when one is good and ready
"when one is completely ready. I'll be there when I'm good and ready. Ann will finish the job when she's good and ready and not a minute sooner."


#9    Hasina

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Posted 14 October 2012 - 11:22 PM

Semantic argument is semantic argument.

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#10    Habitat

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Posted 14 October 2012 - 11:51 PM

Hasina says:  "they (Wildebeest) only come to it ( the waterhole) when they feel like they're missing something( a nice long drink of water) !  "

I say: " Wildebeest will come to the waterhole when they are good and ready, and like any animal, will  only drink when it is thirsty"

Seems to me you are just agreeing with me ! If you want a silly argument, I am not playing !


#11    Hasina

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Posted 14 October 2012 - 11:53 PM

You're comparing a bodily need to a 'need' that is only existent in some people. Everyone dies if they don't drink water, everyone lives if they have religion or not.

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#12    Habitat

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Posted 15 October 2012 - 12:18 AM

Religion is inextricably bound up with the need for meaning in life. Everyone needs a "why", there are no exceptions to that rule, just the same as we all need water, it becomes a matter of how with more experience in life people find it more difficult to see meaning in trivialities and ephemeralities, and reach for the eternal. This is a natural progression that is not inevitable, some people fuss over petty concerns all their lives.


#13    Hasina

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Posted 15 October 2012 - 12:26 AM

Once again, you die if you don't drink water, you don't die if you don't have a meaning to life. I personally don't need a 'why' in life, I'm alive and that's good enough for me, I find enjoyment in everything. And your own comparison of needing water and needing religion falls flat in your own post when you said 'This is a natural progression that is not inevitable', you have to drink water, you by no means need a meaning in life, or a purpose, or anything in life but to live. Enjoyment, pain, etc are all concepts humans have, the majority of animals just live, pass on their genes, then die. Humans are animals, we just have complex emotions because of our social tendencies and our intelligence.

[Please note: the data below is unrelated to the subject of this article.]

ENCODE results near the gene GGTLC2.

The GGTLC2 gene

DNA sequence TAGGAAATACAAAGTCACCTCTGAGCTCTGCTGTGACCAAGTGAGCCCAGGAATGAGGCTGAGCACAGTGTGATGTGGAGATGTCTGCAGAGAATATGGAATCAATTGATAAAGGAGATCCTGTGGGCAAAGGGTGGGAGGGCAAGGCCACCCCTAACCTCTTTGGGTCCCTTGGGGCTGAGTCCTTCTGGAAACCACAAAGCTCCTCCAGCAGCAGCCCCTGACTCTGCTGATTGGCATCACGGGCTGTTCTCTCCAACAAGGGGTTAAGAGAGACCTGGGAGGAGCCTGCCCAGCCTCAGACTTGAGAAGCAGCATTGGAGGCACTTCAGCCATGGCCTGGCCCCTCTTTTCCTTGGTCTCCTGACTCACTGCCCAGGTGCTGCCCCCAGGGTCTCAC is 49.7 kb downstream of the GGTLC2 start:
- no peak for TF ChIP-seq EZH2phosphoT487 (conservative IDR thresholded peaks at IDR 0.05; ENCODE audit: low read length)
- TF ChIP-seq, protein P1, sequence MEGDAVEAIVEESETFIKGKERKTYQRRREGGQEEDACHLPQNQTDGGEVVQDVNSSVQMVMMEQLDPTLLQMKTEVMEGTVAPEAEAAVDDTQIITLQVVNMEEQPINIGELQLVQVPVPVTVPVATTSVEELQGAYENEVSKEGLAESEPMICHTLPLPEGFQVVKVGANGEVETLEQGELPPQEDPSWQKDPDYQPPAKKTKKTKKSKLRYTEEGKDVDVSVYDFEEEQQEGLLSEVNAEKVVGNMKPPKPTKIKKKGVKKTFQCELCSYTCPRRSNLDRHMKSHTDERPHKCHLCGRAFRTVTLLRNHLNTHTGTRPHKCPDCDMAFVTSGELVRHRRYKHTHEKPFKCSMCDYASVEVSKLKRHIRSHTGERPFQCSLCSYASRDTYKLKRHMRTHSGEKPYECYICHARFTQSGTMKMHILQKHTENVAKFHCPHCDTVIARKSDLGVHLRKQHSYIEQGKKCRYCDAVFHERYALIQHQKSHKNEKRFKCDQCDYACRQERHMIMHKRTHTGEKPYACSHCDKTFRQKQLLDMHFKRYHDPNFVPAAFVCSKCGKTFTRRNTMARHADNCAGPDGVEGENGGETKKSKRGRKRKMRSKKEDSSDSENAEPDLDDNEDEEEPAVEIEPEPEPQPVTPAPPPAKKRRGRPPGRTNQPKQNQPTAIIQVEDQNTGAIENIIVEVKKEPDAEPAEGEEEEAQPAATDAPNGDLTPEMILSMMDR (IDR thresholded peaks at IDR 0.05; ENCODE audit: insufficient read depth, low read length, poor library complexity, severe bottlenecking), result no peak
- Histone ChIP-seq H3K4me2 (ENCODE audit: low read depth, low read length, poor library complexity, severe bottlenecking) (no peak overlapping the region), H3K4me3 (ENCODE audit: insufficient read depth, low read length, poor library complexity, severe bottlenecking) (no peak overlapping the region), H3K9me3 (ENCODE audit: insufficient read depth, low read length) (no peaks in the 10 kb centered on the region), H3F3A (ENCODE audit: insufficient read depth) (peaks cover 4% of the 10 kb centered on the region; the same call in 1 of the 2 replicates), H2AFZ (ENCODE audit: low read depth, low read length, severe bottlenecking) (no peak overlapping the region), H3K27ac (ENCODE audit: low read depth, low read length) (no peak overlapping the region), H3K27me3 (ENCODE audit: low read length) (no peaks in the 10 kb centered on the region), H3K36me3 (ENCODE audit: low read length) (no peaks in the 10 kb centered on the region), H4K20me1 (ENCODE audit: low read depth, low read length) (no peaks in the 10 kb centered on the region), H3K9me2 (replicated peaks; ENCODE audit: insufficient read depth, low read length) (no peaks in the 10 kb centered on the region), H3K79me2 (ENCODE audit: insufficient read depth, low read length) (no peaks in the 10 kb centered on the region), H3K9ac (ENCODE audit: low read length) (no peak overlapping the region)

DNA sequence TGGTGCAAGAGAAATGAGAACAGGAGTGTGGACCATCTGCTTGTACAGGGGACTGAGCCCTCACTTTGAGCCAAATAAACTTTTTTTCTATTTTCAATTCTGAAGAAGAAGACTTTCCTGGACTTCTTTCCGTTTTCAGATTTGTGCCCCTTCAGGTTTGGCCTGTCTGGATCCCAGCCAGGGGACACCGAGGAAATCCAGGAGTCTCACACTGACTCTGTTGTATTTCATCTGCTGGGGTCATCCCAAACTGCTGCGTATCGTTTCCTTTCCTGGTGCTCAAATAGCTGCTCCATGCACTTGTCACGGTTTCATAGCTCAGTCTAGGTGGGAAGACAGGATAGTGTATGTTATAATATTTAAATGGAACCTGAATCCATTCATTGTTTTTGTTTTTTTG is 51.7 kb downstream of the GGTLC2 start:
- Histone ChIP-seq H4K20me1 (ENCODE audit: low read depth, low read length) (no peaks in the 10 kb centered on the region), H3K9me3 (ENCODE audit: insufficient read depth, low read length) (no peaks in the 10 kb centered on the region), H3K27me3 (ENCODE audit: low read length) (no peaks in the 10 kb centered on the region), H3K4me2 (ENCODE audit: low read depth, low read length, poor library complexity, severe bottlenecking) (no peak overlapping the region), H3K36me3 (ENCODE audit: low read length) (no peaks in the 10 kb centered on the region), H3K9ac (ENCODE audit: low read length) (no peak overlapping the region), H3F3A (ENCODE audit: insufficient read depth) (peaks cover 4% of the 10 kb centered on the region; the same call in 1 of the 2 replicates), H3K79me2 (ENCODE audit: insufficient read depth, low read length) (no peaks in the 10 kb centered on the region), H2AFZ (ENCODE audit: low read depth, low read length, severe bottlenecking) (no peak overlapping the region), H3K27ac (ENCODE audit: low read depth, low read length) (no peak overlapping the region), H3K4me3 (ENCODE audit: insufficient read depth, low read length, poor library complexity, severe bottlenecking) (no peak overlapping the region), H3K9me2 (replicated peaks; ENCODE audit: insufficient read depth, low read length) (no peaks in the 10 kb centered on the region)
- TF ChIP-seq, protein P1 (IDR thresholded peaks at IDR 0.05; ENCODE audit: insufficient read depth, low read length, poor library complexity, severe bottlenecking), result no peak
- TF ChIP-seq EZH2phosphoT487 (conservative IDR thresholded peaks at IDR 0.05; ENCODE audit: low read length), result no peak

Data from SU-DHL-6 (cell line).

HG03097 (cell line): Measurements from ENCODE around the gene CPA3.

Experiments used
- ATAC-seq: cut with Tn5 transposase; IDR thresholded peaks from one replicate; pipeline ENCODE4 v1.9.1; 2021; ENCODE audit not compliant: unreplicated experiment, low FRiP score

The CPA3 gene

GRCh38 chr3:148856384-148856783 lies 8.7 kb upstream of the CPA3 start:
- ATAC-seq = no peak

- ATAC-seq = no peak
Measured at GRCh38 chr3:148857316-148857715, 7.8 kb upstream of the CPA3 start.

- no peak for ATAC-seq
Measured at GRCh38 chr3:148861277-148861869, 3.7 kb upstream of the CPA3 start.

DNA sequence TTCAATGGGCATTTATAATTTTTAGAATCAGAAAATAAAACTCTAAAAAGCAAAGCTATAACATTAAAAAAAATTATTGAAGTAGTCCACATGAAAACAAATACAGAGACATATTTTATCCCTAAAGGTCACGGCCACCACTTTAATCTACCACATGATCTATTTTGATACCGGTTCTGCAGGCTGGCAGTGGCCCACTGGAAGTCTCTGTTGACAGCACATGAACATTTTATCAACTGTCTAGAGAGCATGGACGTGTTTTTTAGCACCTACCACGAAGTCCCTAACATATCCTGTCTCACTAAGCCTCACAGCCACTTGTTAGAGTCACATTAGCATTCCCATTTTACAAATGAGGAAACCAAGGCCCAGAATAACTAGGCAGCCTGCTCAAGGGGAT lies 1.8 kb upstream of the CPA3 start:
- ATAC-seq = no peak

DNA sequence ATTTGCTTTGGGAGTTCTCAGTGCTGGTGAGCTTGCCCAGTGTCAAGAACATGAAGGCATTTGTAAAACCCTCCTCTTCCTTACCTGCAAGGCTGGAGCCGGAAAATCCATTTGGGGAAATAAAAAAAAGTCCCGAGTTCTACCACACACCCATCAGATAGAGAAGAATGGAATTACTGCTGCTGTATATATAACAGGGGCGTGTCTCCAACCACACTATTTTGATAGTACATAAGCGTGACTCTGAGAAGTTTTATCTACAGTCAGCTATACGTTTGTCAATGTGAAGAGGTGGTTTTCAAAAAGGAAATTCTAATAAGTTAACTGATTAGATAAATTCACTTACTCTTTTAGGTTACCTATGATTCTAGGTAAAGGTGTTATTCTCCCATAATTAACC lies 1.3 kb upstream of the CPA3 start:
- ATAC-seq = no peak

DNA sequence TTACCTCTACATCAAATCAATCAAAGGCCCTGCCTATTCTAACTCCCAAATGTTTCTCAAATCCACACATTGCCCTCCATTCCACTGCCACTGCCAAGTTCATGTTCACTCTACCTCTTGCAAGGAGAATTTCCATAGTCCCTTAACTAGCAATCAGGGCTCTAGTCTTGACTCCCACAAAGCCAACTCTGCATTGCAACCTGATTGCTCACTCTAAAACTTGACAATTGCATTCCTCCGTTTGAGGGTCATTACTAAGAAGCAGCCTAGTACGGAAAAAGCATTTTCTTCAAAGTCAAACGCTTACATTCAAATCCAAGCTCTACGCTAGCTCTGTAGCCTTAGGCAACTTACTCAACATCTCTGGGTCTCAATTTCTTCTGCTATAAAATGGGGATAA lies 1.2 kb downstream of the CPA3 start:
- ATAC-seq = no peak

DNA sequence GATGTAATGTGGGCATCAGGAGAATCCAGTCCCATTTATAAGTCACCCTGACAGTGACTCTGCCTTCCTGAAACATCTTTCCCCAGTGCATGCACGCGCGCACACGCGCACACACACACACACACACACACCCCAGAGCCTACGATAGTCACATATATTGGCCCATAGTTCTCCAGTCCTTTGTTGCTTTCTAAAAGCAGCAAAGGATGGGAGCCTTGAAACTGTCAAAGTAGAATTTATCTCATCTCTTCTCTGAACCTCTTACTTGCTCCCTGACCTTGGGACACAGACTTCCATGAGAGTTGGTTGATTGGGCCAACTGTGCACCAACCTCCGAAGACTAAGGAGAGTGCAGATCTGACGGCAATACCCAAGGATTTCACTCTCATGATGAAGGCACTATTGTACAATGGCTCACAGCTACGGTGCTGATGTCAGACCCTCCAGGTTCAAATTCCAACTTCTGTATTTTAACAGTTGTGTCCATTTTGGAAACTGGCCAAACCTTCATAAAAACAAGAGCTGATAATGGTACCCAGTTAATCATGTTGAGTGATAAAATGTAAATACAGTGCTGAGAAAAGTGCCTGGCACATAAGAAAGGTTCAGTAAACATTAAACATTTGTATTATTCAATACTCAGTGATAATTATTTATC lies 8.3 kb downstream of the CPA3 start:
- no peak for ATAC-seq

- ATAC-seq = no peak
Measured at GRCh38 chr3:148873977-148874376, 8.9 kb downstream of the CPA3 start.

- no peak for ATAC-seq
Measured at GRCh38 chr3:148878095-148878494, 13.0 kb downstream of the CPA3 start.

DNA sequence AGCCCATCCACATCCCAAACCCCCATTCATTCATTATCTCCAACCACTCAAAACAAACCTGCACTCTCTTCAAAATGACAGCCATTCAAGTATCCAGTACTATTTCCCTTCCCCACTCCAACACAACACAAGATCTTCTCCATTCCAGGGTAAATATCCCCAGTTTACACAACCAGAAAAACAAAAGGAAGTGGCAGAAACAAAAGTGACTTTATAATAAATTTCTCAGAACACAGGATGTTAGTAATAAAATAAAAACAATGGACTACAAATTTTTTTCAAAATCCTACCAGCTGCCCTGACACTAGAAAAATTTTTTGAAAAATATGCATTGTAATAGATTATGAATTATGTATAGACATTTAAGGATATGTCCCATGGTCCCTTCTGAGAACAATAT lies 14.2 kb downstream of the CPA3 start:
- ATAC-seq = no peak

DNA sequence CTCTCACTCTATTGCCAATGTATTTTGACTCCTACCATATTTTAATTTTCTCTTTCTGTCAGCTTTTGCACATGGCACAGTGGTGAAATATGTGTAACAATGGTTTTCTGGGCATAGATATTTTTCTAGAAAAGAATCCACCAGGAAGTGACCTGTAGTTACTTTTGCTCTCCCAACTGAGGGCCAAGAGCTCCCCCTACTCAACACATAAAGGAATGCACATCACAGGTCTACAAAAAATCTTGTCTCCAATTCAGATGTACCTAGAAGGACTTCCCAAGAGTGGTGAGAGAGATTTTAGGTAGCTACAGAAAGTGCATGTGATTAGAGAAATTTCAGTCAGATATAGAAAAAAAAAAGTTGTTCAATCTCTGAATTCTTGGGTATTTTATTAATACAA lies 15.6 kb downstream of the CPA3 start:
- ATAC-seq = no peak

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#14    Professor Buzzkill

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Posted 15 October 2012 - 12:51 AM

I find the Dawkin's book that i am currently reading (the god delusion) very interesting, being a firm Deist myself. However, most of his (very sound) arguments are directed towards a "religious" god, not a Deist god. The main argument against using god as an answer to any question is that the answer is more complicated than the question, which i agree with entirely.

However, when he gets to the key points where god may be hiding (i.e, the origin of life and the start of the universe) he has no answers. In this case i believe that a deist god is a much more satisfactory answer then the non-answers he provides (i.e that complex proteins "evolved" without being alive, or an infinitely regressing universe).

I recommend the book to anyone who is religious as a "test of faith" as it comprehensively shows a religious/personal god to be a superstition.

Edited by Professor Buzzkill, 15 October 2012 - 12:51 AM.


#15    Habitat

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Posted 15 October 2012 - 12:59 AM

View PostHasina, on 15 October 2012 - 12:26 AM, said:

you don't die if you don't have a meaning to life. I personally don't need a 'why' in life,

So you may think, erroneously.